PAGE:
Get our free newsletter

Join 200,000+ landlords

  • ​Tips to increase income
  • Time-saving techniques
  • ​Powerful tools & resources

574 CommentsLeave a Comment

  • Fiona Jeitner

    I have a home health aide, working 3 days a week but staying permanently stating he had issues at his sister in laws home. He is using a room In the house I own. He moved in prior to the stated date, is not paying or working extra for rent, moved my office supplies out of my room to the attic without my supervision stating the bed was on the porch and didn’t want it to get wet in case of rain so moved in earlier than expected. He says he wanted to save up for a room somewhere in a few months probably after he returns from Africa in March 2020. I have concerns he may want to stay after returning from Africa. Is he allowed to stay even if I ask him to leave and no longer wish to have his aide services. House is in NY state.

    • Tom

      Give him legal notice to leave as per NY and County law. If he is already in Africa then have it ready to be served to him upon his return. Consult laws about firing live-in workers and be ready to explain how dishonest the person has been in terms of what the arrangement really is rather than what he turned it into. I had a guy move in early once and it is a very bad sign of things to come. It’s someone who does not keep their word and who cannot be trusted.

  • Eric James

    I have an Older Veteran who had his girlfriend over one night and then refused to leave.
    They got into it, and she called the cops. She had him taken by warrant for assault and battery.
    He stayed in jail for 3 DAYS. He got out, they went to court, charges were dropped to a misdemeanor. SHe left. He went to see his kids in London for 6 weeks and asked me to keep an eye on his place. after 2 weeks of him gone, she returned. I drove by and saw a truck with the bed loaded and stopped. She was back. I called cops. She had broke in, changed her mailing address to that property. I left to crete 7 day notice for Unauthorized Occupants and by the time I got back the cops were there and the truck was emptied. Cop refused to take action.7dayup monday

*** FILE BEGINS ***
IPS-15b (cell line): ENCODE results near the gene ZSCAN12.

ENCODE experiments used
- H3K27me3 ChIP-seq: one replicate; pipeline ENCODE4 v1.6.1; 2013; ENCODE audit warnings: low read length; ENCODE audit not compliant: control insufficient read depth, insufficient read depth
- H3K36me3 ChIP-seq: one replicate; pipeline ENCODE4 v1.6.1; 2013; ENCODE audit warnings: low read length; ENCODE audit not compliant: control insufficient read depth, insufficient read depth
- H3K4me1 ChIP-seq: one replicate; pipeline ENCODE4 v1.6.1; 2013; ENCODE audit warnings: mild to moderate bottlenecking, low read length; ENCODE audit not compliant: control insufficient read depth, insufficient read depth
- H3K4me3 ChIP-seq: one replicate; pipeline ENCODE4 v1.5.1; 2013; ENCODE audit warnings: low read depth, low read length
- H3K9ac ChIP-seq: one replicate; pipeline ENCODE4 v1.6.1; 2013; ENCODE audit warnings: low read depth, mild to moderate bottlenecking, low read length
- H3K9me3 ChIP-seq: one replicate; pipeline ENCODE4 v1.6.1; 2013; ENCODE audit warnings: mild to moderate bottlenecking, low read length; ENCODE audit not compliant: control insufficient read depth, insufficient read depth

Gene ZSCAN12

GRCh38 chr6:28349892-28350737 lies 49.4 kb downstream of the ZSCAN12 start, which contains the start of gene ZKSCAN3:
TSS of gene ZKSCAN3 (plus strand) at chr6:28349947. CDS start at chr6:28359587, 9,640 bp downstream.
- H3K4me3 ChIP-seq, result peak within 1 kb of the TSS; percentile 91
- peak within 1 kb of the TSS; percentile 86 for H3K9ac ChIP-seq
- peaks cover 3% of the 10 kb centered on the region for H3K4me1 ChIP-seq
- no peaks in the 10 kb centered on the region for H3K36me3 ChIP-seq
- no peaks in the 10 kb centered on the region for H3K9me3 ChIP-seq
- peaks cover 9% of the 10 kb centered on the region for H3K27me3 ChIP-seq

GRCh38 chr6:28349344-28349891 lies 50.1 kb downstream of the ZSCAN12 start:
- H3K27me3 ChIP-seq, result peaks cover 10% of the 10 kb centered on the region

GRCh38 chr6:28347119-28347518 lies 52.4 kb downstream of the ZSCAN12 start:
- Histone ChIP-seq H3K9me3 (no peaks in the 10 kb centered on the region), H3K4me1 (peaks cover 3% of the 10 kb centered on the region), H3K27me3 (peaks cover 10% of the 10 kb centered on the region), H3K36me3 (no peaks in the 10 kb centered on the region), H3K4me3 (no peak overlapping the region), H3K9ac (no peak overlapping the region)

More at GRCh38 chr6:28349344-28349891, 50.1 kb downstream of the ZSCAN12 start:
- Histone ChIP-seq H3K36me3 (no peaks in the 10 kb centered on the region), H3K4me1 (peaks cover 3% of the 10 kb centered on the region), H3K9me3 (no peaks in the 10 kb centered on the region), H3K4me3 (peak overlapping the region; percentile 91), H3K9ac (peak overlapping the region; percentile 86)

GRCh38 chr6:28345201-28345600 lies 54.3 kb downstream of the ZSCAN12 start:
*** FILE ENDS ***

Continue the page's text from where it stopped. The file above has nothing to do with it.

• LaVina MattoxLindsey

    Good Samarit an given sob story by veteran woman. Verbal agreement to pay half rent and the rules of his apartment to have no guests. She moved in in May of 2019 and now is finally gone she broke his rules and so he put cameras in for his protection and as result she said she was moving out not before going through his room and stealing something and looking through his personal papers for possible identity theft. She did damages he can’t afford to fix. Crow bar to loosen door to be kicked in. He now is no longer secure in apartment. Nothing done to her at all no charges no responsibility for damages. Where are his rights in Williston ND. I am a senior and concerned for his safety as well as mine.

  • Sherri Nelson

    My friend own her home that sits on 2acres she has allowed people to store cars trailers ect . On property well.one of her friends whos trailer she allowed him to park there….him and his girlfriend are now living in the trailer no utilities no water she has told them to vacate her property but refuse to they have received mail to her address in past but they have no property or belonging inside of her home .. how can she get them out of her yard they use her yard to go bathroom so it smells very bad around the trailer …she needs help can she call police

  • Alan

    Offer them $200 when they have all of their stuff outside and give you the key. It’s cheaper than an attorney and less likely to get your place trashed.

  • emily liefer

    I moved out of our house (married)bought my own home I’m still responsible for our house (contract). He invited a homeless person in, my husband is incapacitated and homeless now refusing to pay or move out.

  • TL Dalesky